Every major league baseball game has a certain amount of meaning to it. No matter how far out of a pennant race a team is, there is an inherent entertainment value for fans. Players are still playing for pride, a sense of accomplishment and for improvement in the future. But we typically think of meaningful games as those that occur later in the season and have a direct bearing on a team’s chances of making the postseason.

For two Twins recently traded away, playing in those types of games had become distant memories — what memories there were. But after careers spent mostly on losing teams — and having never appeared in a playoff game — Josh Willingham and Kevin Correia suddenly find themselves in the midst of pennant races.

Willingham was dealt Monday to Kansas City, the same day the red-hot Royals took over the AL Central lead by a half-game over slumping Detroit. Correia jumped into an even better situation, joining the Dodgers — owners of the best record in the National League — and helping Los Angeles immediately with a strong outing in a victory Monday.

Just how long had it been since either player was on a team that was even sniffing contention?

Willingham: He came to the Twins in 2012, so the past three seasons (at least until the trade) were spent on losing teams. In 2011, he spent a year with Oakland. But that was the A’s worst year (74-88) since they had the same record in 1998. Before that, he spent two years with the Nationals, who lost 93 games one season and 103 the other. The first five seasons in his career came with the Marlins (2004-08). In the first two of those seasons he had only a handful of at-bats.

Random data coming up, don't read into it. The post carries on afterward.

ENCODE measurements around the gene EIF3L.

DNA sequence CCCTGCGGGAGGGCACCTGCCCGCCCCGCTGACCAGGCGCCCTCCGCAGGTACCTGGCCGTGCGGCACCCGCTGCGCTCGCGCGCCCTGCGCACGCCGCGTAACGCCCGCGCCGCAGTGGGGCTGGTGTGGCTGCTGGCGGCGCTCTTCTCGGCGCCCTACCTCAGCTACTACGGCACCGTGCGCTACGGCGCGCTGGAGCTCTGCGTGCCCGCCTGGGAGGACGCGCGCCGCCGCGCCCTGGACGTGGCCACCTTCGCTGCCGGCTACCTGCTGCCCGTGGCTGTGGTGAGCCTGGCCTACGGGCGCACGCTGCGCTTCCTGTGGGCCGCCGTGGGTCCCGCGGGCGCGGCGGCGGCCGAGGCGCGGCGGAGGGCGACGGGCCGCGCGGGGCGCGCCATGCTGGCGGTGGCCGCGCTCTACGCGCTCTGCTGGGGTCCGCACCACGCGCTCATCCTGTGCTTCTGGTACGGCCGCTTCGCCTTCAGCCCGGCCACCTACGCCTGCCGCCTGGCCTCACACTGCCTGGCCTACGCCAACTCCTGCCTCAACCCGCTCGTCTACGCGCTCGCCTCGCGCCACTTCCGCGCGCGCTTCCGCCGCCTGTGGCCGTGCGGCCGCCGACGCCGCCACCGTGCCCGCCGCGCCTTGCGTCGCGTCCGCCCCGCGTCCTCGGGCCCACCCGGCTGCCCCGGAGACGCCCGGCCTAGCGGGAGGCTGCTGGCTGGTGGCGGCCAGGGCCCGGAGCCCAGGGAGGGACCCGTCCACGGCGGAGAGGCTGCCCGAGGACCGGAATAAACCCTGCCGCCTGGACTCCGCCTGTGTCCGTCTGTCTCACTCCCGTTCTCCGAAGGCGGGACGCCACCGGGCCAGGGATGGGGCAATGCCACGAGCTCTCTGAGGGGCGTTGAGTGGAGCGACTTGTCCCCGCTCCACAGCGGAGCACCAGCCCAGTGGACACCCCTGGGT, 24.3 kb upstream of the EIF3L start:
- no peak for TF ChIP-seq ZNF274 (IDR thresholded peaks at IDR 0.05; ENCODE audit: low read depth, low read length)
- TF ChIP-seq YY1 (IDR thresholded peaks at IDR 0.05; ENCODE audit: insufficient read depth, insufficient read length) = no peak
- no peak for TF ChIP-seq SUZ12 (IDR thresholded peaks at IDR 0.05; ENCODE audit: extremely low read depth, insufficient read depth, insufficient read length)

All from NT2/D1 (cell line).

The Marlins lost 84 games in 2006 and 91 in 2007. That brings us to the 2008 Marlins, who won 84 games. That was as good as it’s been for Willingham until now.

Correia: Before joining the Twins in 2013, he was on two losing Pirates teams in 2011 and 2012. In 2010, he was on a 90-win Padres team. But Correia had three bad starts toward the end of August and appeared in only two games in September as the Padres fell short of the postseason. He was also on an 87-loss Padres team in 2009.

He was on the Giants from 2003-08. The last four of those seasons, San Francisco had losing records. In 2004, the Giants won 91 games but missed the playoffs. In 2003, they made the postseason but he didn’t pitch.

In other words, this is unfamiliar territory for both ex-Twins.

michael rand